Is there an answer to my search for a usable language in a time of chaos and catastrophe—countable or not?—in the issues the Nirenbergs have raised? Have we, in some elusive way, been using language as not expression but as count? Even semiotic and postmodern theories of meaning that illuminate language as at least somewhat arbitrary, random, subjective, and unmoored, still infected with the urge to count, to quantify, to measure? And is that why we are in such trouble, ecologically, morally, planetarily?

I will be thinking about this in my search for a language for the time of existential catastrophe. In my own profession, higher education, I certainly see the diffusion of a surreal number-addiction in the endless diktats trickling down from top administration to us lowly mine-workers—the faculty and staff—to ‘count, count, count’ everything rather than ‘value’ anything: intentions, performance, utterance, or ideas. Which has led to what someone recently brilliantly described as ‘The Great Resignation.’ People are leaving academia in droves, not trickles.

And what is social media but the dominance of numbers rather than qualities? A marketplace of the count?

Are we doomed unless we can come up with a collective language that returns to qualifying, not quantifying? And fast?

What do you think?

The itty bitties:

Folks, I was born and raised in India and have called the United States my second continent for the last thirty-odd years. Wherever I’ve lived, I’ve generally turned to books for the answers to life’s questions, big or small (that includes philosophy and recipes). My first novel Love’s Garden was published in October 2020. Some nice people have said some nice things about it (Buzzfeed; Medium.com; Foreword Reviews; Goodreads). I’m currently working on Homeland Blues, my second novel, about love, colorism, racism and xenophobia in post-Donald Trump America.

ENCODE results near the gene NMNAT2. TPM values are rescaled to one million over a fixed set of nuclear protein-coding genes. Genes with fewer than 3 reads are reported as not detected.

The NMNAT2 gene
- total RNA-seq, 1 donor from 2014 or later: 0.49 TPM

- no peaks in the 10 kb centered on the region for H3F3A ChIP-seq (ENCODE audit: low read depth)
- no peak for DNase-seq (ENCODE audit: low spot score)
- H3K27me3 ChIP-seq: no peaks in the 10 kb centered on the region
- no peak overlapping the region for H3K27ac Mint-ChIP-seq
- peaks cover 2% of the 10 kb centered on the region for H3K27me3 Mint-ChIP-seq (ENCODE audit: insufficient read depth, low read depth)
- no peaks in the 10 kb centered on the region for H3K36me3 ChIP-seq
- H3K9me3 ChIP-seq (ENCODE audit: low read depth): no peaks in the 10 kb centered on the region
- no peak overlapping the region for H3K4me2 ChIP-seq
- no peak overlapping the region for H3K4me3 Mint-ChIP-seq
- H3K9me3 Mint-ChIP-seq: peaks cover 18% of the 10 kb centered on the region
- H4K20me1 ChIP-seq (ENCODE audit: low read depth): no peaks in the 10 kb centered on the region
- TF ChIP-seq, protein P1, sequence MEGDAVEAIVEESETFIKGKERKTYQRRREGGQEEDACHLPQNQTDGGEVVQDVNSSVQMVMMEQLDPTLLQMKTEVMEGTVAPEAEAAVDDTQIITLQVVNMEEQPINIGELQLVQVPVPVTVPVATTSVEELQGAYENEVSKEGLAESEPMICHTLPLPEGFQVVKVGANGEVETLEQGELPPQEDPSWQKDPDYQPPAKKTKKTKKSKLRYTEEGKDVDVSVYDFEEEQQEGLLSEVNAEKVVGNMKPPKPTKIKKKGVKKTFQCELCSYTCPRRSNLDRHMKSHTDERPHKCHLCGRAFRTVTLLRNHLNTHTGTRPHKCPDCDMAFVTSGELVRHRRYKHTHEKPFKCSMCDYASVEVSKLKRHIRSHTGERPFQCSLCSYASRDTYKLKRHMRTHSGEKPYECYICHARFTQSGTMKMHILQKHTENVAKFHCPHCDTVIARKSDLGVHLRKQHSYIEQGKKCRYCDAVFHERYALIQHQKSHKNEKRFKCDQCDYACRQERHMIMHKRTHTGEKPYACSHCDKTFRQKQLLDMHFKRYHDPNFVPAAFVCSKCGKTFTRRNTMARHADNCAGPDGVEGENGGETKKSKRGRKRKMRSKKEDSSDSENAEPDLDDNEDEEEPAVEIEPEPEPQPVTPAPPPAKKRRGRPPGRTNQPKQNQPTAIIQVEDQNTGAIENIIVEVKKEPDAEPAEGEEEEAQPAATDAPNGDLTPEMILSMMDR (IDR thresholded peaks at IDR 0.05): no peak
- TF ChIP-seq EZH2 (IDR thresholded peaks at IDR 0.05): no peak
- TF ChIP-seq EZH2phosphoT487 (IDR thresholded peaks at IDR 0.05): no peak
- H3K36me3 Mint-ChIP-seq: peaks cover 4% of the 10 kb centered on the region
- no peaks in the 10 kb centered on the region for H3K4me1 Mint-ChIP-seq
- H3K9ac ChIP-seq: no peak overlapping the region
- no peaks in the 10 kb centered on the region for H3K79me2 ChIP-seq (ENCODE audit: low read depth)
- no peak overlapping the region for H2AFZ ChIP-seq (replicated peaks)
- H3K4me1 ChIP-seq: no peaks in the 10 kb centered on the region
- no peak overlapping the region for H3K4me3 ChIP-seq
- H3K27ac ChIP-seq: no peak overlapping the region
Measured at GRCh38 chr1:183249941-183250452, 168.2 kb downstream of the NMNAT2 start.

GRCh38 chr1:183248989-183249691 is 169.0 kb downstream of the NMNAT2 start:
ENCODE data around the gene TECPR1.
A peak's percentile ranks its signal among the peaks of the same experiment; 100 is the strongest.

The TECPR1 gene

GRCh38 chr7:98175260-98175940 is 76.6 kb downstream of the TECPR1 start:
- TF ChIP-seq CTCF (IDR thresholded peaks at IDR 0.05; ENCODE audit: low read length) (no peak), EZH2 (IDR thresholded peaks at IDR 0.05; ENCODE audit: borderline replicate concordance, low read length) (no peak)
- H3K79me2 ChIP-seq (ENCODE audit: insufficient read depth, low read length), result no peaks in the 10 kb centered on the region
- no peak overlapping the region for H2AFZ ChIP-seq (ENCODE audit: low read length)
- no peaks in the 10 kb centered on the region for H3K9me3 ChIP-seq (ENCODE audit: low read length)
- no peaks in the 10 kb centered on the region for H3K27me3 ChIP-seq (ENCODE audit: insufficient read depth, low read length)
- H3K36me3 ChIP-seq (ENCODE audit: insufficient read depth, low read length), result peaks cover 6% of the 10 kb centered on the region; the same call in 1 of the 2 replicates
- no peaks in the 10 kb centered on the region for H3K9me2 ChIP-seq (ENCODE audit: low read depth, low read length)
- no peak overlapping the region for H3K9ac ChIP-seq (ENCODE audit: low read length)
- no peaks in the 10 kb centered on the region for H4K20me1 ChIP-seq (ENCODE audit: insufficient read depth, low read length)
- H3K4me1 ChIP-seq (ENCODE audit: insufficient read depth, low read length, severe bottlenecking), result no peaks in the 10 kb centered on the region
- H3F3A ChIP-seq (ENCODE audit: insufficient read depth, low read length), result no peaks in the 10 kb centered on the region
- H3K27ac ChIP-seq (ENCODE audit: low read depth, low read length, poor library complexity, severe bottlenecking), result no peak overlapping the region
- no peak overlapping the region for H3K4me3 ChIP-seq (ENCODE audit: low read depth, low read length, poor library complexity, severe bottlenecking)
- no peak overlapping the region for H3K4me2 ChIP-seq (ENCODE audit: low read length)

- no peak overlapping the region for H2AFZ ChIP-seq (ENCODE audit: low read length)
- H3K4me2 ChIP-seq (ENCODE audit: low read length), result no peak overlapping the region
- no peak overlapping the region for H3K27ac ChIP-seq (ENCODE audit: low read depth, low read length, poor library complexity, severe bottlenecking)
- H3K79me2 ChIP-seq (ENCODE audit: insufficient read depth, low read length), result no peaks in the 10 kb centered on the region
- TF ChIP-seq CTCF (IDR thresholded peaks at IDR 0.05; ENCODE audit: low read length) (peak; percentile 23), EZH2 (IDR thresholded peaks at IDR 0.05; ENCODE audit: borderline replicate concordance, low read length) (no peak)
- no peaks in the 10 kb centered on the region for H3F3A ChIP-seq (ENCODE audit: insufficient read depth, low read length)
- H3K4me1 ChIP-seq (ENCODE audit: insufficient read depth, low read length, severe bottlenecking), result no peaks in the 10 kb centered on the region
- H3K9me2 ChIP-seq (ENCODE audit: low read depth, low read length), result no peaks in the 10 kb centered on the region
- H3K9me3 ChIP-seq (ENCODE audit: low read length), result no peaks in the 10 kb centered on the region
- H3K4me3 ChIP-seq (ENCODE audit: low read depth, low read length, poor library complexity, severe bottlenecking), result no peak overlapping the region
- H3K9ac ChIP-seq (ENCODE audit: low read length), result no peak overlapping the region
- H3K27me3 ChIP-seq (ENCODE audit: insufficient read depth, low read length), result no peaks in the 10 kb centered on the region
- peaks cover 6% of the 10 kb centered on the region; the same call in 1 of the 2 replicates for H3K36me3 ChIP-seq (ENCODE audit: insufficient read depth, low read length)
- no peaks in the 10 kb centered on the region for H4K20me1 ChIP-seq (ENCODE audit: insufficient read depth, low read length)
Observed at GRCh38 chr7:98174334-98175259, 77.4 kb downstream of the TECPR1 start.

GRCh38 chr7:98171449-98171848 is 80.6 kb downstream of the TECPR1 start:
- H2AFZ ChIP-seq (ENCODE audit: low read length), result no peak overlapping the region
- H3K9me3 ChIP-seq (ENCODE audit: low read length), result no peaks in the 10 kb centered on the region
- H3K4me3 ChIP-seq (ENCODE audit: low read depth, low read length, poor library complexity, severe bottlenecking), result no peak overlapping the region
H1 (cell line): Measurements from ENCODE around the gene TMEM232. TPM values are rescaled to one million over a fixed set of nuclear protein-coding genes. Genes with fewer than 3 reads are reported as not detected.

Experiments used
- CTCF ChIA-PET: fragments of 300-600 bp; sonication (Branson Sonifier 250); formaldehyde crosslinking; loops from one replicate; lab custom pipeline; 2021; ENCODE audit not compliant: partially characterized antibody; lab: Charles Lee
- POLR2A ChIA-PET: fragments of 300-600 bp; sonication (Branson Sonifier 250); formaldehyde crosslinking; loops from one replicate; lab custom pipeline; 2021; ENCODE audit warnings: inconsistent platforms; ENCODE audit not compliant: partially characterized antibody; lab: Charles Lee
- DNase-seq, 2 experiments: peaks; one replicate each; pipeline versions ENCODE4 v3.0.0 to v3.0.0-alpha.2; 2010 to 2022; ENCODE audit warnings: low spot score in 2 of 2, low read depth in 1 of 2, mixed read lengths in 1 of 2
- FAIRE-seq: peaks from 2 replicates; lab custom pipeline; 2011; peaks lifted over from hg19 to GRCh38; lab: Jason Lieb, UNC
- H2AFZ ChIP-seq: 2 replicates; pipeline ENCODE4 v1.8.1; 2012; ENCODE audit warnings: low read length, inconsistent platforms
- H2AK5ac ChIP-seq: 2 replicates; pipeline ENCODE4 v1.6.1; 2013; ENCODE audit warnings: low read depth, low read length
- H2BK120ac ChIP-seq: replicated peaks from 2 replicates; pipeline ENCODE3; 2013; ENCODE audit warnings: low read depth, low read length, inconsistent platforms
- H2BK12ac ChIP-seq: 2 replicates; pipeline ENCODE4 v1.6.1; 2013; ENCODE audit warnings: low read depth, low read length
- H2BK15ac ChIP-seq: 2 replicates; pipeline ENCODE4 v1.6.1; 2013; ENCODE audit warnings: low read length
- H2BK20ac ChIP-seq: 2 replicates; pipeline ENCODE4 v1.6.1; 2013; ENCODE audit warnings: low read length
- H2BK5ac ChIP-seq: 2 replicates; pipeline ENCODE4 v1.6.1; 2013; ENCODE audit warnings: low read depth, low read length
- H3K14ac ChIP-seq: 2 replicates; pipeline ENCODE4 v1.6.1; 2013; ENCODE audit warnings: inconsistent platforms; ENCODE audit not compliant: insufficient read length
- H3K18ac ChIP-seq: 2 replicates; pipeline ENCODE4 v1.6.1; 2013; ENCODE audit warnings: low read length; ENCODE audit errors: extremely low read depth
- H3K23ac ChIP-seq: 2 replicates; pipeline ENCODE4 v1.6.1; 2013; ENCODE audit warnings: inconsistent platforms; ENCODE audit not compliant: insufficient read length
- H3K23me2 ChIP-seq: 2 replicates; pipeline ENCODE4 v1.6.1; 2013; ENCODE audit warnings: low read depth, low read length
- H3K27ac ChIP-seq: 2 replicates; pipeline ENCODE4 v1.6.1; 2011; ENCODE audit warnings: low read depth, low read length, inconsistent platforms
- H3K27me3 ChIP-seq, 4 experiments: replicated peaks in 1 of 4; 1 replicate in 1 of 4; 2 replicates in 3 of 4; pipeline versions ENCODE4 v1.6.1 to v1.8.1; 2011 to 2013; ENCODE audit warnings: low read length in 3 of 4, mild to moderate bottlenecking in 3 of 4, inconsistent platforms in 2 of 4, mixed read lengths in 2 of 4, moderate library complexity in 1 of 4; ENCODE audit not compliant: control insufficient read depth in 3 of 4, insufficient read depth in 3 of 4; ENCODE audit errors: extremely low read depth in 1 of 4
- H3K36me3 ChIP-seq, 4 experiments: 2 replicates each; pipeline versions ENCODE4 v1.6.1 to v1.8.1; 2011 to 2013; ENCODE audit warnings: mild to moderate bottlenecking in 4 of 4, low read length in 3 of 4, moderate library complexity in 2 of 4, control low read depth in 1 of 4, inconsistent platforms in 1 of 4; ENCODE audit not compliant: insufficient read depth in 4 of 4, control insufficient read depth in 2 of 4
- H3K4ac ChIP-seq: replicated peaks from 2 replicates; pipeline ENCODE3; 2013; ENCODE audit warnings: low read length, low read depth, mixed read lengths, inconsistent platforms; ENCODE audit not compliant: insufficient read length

My short stories have been published or will be in in Oyster River Pages, Sky Island Journal, the Saturday Evening Post Best Short Stories from the Great American Fiction Contest Anthology 2021, the Good Cop/Bad Cop Anthology (Flowersong Press, 2021), the Gardan Anthology of the Craigardan Artists Residency, Funny Pearls, The Bombay Review, Meat for Tea: the Valley Review, Storyscape Journal, Raising Mothers, The Bangalore Review, PANK, OyeDrum, and more. I’ve attended the Bread Loaf Writers’ Workshop, the Vermont Studio Center residency, the VONA residency, Centrum Writer’s Residency, and others. I was first runner-up for the Los Angeles Review Flash Fiction contest (2017-2018), long-listed for the Disquiet International Literary Prize (2019 and 2020), a finalist for the Reynolds-Price International Women’s Literary Award (2019), and received Honorable Mention for the Saturday Evening Post Great American Stories Contest, 2021.